With those two contentious issues out of the way, the parties were able to close the deal by 22 February even though they left other major sticking points – including how to speed up the lagging unification of troops loyal to Kiir or to Machar in a single army – to be addressed as the new government moves into action to cement the peace. Although the two leaders will no doubt be focused for days, weeks or even longer on horse trading over who should occupy government positions and influential governorships under the peace deal’s power-sharing formula, they cannot afford to put aside these substantive matters for long.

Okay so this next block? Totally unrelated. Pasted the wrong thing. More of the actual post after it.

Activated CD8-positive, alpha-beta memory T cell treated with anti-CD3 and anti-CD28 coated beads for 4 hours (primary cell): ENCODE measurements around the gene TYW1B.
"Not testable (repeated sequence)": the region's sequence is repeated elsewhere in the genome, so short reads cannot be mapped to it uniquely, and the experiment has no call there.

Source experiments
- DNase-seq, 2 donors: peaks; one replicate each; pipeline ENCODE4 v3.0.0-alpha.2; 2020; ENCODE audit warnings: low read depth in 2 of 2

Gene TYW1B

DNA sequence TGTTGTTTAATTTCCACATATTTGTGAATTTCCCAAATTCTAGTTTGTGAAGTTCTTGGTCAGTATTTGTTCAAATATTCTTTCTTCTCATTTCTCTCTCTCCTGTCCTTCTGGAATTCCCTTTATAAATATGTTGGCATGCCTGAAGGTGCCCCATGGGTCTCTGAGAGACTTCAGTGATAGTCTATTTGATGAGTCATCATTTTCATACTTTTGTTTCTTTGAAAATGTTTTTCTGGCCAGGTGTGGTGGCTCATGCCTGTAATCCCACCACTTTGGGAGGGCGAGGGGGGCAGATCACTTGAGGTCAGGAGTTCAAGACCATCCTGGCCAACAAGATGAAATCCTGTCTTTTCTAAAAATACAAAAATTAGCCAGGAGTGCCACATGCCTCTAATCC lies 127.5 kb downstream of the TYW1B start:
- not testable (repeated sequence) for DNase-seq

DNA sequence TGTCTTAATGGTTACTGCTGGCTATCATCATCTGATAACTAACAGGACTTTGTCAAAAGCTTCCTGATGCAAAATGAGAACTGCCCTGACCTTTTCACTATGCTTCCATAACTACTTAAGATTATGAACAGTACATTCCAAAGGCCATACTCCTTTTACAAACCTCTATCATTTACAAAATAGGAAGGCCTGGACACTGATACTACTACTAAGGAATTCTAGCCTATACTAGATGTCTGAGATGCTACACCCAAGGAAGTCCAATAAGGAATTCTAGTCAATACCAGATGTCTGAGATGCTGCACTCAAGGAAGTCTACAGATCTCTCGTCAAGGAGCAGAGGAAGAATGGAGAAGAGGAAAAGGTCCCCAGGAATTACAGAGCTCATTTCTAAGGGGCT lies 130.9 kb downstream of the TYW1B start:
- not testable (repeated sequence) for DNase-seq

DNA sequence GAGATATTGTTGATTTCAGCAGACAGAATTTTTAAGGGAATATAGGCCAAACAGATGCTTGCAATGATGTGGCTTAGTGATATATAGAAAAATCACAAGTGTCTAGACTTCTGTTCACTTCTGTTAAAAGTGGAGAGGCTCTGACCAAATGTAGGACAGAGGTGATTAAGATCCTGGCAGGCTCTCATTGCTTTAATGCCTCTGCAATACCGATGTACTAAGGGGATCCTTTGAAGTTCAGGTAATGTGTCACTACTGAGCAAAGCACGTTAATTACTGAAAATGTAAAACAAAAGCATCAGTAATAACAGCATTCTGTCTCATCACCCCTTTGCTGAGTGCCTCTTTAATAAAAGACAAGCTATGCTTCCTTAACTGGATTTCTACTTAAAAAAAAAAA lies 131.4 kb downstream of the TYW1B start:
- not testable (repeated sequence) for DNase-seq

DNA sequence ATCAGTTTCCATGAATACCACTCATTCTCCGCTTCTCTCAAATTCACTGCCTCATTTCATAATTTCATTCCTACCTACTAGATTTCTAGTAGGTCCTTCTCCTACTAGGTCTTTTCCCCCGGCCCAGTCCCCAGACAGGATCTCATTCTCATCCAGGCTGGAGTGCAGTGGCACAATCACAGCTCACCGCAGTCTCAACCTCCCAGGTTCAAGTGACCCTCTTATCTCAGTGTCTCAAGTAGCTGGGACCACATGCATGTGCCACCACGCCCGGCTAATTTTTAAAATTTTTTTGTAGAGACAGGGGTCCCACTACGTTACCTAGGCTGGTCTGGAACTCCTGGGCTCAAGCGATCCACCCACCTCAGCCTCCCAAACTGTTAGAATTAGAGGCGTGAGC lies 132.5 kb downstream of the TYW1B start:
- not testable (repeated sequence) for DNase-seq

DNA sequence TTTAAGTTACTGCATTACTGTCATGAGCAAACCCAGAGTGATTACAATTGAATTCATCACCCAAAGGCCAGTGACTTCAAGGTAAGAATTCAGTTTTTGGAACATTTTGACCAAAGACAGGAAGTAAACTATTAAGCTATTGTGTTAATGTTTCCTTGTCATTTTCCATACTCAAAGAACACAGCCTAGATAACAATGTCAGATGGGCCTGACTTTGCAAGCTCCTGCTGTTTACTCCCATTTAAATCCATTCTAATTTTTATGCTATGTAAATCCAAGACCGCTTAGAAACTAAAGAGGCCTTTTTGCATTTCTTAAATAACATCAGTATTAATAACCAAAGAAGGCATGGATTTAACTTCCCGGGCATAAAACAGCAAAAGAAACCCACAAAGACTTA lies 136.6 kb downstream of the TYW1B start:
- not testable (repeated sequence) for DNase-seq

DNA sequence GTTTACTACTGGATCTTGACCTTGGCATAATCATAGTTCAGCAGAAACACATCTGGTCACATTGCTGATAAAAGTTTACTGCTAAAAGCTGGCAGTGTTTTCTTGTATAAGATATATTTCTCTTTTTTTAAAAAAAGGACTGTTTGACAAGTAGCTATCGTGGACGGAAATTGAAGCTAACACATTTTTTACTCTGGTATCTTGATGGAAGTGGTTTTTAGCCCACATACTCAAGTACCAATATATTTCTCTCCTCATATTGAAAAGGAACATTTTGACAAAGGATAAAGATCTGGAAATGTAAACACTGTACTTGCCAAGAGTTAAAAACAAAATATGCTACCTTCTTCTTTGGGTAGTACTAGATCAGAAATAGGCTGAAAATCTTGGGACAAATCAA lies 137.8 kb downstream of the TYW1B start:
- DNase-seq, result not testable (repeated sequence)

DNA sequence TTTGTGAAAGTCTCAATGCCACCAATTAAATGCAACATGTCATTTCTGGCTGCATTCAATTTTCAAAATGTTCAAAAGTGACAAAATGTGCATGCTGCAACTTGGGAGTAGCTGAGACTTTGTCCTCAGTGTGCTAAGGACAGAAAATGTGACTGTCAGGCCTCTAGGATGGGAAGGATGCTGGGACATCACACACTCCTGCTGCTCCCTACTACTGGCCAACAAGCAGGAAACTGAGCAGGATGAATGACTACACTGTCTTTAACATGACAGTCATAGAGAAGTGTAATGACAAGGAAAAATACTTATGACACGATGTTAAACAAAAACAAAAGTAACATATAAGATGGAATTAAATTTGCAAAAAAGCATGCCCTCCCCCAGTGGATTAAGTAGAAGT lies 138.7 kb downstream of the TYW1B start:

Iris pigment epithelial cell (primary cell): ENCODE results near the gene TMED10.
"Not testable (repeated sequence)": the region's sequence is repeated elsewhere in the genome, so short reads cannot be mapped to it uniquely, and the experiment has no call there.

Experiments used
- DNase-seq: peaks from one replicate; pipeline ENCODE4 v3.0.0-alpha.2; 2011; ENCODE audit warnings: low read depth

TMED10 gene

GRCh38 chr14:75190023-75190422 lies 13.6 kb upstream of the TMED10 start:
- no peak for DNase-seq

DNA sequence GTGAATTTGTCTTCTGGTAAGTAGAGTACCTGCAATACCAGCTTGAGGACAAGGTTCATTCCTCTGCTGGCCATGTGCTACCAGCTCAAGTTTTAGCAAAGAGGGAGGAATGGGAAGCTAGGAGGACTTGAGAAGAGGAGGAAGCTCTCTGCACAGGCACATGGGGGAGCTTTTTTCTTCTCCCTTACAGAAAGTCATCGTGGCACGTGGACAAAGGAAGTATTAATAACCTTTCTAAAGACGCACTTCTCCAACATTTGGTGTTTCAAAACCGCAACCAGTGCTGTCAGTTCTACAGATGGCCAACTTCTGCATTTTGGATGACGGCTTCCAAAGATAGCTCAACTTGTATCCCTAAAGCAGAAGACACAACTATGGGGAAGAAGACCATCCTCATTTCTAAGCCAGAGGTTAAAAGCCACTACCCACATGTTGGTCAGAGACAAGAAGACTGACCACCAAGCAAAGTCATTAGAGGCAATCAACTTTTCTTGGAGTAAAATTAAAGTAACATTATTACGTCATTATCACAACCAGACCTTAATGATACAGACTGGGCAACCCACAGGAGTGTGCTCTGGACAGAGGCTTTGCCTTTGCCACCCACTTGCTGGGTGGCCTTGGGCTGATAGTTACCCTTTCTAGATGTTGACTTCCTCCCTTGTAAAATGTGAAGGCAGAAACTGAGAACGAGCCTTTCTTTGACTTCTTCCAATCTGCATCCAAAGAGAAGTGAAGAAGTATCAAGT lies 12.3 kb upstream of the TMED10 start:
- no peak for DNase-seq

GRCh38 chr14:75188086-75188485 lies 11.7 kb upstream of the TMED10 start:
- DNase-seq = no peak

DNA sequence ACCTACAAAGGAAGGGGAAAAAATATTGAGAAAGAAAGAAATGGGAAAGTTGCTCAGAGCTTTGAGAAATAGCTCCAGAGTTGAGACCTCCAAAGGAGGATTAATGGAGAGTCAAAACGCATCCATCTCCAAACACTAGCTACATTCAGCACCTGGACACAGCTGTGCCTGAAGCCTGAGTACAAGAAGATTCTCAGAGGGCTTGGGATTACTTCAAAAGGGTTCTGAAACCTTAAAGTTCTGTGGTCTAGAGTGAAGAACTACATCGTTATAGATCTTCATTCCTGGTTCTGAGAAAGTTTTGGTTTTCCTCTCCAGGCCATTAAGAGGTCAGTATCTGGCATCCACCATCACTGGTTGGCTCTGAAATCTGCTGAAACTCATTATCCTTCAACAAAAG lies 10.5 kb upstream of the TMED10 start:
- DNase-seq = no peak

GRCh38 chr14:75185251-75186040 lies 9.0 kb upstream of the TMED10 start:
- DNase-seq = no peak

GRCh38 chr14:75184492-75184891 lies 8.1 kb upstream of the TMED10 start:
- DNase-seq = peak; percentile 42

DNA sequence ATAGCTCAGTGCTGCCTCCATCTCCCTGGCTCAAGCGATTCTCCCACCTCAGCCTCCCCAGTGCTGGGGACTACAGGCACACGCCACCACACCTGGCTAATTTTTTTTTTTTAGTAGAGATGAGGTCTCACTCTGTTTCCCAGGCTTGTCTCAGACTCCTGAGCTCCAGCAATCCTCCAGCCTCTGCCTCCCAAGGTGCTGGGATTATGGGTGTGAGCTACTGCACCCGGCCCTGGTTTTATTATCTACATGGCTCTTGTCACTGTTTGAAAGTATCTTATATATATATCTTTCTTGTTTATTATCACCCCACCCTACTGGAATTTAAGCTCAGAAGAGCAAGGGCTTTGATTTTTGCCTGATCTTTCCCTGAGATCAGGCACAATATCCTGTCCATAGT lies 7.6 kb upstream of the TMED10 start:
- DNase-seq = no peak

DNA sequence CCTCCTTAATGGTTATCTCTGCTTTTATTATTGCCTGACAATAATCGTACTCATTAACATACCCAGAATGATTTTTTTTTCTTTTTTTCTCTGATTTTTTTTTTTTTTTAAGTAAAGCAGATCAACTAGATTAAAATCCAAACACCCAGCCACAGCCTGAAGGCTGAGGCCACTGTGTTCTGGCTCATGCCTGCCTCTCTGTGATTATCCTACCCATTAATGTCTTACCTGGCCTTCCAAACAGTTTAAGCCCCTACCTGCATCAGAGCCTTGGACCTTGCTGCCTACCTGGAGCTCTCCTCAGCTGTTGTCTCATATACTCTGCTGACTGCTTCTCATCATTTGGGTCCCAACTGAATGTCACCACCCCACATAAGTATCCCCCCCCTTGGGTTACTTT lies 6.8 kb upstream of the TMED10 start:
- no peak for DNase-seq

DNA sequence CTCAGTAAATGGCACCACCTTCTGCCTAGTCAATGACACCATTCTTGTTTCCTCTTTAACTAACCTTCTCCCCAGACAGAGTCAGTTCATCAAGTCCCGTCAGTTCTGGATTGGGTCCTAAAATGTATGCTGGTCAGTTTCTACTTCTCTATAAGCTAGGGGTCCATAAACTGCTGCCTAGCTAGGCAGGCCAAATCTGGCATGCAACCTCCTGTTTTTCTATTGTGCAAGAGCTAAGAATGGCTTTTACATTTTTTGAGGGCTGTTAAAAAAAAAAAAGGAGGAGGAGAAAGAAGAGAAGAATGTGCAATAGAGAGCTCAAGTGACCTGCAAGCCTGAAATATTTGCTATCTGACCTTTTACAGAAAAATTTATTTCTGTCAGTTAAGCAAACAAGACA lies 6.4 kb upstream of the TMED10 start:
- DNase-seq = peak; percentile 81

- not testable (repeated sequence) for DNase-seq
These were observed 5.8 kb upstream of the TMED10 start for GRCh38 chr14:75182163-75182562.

Managing the many armed groups across the country is a particularly pressing concern. The promised army reform is a huge challenge, the first phase alone meant to bring together 83,000 troops. While the process of melding the erstwhile antagonists into a single force will likely last for years, fighters will be watching closely in the short term for signs of progress. Thousands of Machar’s troops have already amassed at designated training sites near Juba and elsewhere in anticipation of unification, but they are also a reminder of how quickly peace could unravel if Kiir and Machar do not keep their competition in check. Also sobering is that rival rebel commanders have refused to assemble together and that both sides have embarked on new recruitment drives to inflate their respective ranks. In order to create needed momentum for unification, the forces already at joint training sites should proceed to graduation and unified deployment so that sceptics, particularly in the opposition forces, do not lose faith in the process.